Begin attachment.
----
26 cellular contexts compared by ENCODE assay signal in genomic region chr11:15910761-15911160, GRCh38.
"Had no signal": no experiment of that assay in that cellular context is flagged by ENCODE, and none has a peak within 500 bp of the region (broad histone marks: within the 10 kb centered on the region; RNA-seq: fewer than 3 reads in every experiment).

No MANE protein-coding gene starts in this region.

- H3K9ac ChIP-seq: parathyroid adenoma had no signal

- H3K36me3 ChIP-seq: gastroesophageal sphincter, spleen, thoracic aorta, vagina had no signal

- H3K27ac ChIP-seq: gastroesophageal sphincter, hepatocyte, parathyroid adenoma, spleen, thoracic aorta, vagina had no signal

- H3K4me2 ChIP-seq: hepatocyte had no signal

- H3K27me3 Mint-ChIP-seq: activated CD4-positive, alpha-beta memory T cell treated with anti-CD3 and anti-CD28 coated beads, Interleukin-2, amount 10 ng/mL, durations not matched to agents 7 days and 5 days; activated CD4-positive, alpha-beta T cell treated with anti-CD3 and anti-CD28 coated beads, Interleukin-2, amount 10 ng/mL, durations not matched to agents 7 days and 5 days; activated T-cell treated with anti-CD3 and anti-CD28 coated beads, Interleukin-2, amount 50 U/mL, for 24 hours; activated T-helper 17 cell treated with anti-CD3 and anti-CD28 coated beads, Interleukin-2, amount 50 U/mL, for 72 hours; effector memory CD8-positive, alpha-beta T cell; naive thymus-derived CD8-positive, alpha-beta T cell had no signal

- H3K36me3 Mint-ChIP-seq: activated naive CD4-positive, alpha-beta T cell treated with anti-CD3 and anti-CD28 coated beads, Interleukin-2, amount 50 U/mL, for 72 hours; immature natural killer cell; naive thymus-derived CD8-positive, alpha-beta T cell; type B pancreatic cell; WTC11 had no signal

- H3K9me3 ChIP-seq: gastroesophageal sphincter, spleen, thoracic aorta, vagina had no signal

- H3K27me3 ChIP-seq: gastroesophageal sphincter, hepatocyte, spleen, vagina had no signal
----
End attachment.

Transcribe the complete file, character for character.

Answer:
26 cellular contexts compared by ENCODE assay signal in genomic region chr11:15910761-15911160, GRCh38.
"Had no signal": no experiment of that assay in that cellular context is flagged by ENCODE, and none has a peak within 500 bp of the region (broad histone marks: within the 10 kb centered on the region; RNA-seq: fewer than 3 reads in every experiment).

No MANE protein-coding gene starts in this region.

- H3K9ac ChIP-seq: parathyroid adenoma had no signal

- H3K36me3 ChIP-seq: gastroesophageal sphincter, spleen, thoracic aorta, vagina had no signal

- H3K27ac ChIP-seq: gastroesophageal sphincter, hepatocyte, parathyroid adenoma, spleen, thoracic aorta, vagina had no signal

- H3K4me2 ChIP-seq: hepatocyte had no signal

- H3K27me3 Mint-ChIP-seq: activated CD4-positive, alpha-beta memory T cell treated with anti-CD3 and anti-CD28 coated beads, Interleukin-2, amount 10 ng/mL, durations not matched to agents 7 days and 5 days; activated CD4-positive, alpha-beta T cell treated with anti-CD3 and anti-CD28 coated beads, Interleukin-2, amount 10 ng/mL, durations not matched to agents 7 days and 5 days; activated T-cell treated with anti-CD3 and anti-CD28 coated beads, Interleukin-2, amount 50 U/mL, for 24 hours; activated T-helper 17 cell treated with anti-CD3 and anti-CD28 coated beads, Interleukin-2, amount 50 U/mL, for 72 hours; effector memory CD8-positive, alpha-beta T cell; naive thymus-derived CD8-positive, alpha-beta T cell had no signal

- H3K36me3 Mint-ChIP-seq: activated naive CD4-positive, alpha-beta T cell treated with anti-CD3 and anti-CD28 coated beads, Interleukin-2, amount 50 U/mL, for 72 hours; immature natural killer cell; naive thymus-derived CD8-positive, alpha-beta T cell; type B pancreatic cell; WTC11 had no signal

- H3K9me3 ChIP-seq: gastroesophageal sphincter, spleen, thoracic aorta, vagina had no signal

- H3K27me3 ChIP-seq: gastroesophageal sphincter, hepatocyte, spleen, vagina had no signal